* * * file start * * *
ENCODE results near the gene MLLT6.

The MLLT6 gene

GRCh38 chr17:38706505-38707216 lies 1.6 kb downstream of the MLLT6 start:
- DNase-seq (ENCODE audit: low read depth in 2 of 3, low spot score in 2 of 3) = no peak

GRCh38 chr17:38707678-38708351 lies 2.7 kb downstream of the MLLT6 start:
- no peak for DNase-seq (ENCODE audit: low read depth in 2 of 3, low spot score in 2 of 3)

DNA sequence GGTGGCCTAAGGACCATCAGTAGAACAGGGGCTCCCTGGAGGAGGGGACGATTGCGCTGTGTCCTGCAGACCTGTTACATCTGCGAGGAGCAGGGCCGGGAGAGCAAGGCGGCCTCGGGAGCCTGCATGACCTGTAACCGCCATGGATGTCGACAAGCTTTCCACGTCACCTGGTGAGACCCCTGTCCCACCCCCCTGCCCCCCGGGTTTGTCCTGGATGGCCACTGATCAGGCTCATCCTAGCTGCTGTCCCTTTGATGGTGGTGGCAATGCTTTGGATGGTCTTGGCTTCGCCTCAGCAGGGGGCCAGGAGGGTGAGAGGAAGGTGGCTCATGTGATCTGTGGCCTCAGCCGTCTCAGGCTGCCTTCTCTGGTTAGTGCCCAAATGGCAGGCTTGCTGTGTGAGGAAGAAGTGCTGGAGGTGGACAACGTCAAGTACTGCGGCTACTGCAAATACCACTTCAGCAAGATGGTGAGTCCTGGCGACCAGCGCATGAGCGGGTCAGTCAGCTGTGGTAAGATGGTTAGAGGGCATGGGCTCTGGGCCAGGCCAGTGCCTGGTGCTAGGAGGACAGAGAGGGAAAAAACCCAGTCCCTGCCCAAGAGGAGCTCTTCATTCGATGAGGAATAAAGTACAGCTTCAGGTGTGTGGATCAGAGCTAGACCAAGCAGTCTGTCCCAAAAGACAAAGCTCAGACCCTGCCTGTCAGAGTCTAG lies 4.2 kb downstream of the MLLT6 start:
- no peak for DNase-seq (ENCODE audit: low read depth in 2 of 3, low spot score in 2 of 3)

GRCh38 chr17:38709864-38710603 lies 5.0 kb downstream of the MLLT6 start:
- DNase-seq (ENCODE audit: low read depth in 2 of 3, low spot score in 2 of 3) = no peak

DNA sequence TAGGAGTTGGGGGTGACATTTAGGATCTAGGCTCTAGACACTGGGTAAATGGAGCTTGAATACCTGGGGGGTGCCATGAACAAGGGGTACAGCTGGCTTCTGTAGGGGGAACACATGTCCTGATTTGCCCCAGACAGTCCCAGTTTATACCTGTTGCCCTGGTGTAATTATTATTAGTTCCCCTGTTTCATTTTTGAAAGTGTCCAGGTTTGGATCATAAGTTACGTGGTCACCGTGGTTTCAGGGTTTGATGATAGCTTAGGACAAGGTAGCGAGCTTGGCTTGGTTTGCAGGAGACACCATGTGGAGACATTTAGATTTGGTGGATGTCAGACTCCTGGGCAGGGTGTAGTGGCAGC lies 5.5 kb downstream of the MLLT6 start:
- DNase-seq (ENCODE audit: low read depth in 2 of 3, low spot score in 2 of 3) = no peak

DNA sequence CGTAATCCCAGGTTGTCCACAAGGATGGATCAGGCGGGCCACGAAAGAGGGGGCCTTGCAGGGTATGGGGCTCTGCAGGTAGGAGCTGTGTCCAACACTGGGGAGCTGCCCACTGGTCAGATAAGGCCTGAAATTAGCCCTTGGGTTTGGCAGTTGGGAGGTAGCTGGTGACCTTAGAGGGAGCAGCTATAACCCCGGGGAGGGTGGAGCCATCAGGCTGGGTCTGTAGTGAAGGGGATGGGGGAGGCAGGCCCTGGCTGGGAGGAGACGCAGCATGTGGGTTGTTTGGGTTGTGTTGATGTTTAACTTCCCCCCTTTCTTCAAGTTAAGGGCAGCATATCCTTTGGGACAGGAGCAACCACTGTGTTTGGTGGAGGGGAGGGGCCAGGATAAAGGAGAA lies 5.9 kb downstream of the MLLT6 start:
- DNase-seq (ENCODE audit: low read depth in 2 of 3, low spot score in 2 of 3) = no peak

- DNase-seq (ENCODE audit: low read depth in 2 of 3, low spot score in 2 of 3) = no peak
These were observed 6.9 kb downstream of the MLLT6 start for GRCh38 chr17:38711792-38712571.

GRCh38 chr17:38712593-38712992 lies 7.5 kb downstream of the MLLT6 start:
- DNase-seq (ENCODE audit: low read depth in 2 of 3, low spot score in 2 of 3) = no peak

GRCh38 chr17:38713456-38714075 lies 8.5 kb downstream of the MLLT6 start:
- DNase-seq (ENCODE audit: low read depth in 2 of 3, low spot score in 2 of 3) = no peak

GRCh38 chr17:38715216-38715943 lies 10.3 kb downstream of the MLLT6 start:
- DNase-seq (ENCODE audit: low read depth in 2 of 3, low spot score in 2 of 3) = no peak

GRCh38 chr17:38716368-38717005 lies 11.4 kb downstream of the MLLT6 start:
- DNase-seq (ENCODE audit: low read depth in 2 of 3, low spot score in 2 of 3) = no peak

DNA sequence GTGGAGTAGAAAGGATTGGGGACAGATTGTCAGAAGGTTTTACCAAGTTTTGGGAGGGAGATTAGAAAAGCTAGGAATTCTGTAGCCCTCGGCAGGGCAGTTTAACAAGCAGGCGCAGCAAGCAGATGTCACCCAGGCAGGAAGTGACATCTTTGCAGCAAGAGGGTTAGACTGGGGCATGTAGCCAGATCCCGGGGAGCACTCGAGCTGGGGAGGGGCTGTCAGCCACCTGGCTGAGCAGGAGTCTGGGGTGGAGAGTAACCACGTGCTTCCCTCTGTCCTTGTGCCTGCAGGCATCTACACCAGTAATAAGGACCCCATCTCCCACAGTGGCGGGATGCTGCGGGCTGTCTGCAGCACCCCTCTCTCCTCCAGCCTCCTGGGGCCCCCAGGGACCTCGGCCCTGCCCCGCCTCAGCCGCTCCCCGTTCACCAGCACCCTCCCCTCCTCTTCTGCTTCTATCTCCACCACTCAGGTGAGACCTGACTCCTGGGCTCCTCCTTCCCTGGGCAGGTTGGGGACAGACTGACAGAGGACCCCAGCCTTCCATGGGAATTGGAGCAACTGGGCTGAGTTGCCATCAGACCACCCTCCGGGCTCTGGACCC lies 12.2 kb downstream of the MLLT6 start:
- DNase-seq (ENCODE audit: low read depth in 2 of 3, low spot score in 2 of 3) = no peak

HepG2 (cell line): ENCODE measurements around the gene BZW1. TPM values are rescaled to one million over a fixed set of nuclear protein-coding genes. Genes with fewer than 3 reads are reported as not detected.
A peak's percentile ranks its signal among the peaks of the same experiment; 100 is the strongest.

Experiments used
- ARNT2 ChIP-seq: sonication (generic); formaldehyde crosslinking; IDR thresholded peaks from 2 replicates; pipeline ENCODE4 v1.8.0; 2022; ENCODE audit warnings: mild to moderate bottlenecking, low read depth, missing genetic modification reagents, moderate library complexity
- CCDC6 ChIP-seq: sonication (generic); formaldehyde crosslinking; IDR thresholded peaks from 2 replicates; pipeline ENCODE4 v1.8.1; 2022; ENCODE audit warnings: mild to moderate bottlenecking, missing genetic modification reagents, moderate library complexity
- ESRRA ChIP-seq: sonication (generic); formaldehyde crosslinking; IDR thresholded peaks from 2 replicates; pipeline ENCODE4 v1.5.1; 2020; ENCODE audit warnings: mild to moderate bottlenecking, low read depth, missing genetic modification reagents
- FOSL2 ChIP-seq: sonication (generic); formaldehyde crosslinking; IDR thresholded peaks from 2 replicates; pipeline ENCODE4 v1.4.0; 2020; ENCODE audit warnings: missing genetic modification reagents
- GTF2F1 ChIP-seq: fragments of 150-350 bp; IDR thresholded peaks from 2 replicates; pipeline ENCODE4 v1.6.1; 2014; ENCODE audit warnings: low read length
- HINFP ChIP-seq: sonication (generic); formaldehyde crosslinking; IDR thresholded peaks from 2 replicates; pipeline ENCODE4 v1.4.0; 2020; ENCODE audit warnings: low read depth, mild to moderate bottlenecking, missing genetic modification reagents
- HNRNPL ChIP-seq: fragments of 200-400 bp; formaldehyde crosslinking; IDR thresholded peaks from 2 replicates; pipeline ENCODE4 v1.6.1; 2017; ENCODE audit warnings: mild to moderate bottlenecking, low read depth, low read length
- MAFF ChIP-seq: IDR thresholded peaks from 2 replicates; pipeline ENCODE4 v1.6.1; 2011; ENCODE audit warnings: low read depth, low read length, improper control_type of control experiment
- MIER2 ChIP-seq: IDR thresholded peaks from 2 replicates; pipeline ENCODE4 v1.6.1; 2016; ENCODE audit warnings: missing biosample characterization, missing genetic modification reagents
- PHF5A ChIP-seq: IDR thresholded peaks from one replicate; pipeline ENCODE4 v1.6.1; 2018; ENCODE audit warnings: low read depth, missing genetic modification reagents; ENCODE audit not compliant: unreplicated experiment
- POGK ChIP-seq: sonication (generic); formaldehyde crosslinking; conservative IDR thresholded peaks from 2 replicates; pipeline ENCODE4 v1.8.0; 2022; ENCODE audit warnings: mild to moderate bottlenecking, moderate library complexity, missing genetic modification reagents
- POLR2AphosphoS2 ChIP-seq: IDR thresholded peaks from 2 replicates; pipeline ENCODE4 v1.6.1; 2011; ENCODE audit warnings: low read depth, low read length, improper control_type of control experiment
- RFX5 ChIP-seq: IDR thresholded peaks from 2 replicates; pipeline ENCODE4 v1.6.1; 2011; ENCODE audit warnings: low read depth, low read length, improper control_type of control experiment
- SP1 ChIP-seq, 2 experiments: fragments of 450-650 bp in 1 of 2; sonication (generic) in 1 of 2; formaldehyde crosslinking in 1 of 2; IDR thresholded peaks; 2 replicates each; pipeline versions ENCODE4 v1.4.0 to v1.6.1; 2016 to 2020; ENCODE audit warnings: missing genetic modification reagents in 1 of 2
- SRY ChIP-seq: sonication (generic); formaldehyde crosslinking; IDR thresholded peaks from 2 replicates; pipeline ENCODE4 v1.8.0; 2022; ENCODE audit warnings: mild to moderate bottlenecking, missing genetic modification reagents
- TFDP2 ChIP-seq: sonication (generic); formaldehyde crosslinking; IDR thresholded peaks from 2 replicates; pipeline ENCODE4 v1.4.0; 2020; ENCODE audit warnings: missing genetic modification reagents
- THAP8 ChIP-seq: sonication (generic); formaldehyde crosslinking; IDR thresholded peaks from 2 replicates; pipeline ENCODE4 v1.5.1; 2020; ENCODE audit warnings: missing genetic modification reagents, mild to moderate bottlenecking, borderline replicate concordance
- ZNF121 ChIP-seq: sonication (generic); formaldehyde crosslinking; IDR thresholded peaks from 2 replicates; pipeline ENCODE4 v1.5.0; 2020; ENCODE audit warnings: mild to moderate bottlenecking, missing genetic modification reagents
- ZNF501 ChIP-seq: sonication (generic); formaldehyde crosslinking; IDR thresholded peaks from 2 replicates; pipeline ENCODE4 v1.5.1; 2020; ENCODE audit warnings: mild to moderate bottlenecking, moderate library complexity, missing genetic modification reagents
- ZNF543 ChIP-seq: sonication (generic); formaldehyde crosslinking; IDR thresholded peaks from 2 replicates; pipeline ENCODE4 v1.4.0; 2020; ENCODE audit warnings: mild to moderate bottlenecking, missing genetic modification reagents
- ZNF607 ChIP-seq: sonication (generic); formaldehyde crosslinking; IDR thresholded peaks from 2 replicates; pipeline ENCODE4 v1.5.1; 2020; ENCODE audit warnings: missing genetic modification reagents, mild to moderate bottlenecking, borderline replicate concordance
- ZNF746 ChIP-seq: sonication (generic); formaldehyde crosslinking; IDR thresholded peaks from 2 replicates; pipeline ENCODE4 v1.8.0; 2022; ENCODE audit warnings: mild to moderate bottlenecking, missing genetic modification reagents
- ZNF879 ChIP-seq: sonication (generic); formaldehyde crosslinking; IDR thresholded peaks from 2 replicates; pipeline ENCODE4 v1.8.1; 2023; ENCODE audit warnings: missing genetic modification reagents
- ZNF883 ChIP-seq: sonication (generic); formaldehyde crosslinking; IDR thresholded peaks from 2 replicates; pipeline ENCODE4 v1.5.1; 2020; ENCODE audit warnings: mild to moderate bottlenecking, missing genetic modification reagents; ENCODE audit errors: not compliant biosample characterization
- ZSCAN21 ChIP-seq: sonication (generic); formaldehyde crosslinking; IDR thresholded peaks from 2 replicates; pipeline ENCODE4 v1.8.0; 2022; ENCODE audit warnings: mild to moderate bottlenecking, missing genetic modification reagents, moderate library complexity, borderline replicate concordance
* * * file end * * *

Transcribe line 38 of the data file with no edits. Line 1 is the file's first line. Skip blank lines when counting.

- MIER2 ChIP-seq: IDR thresholded peaks from 2 replicates; pipeline ENCODE4 v1.6.1; 2016; ENCODE audit warnings: missing biosample characterization, missing genetic modification reagents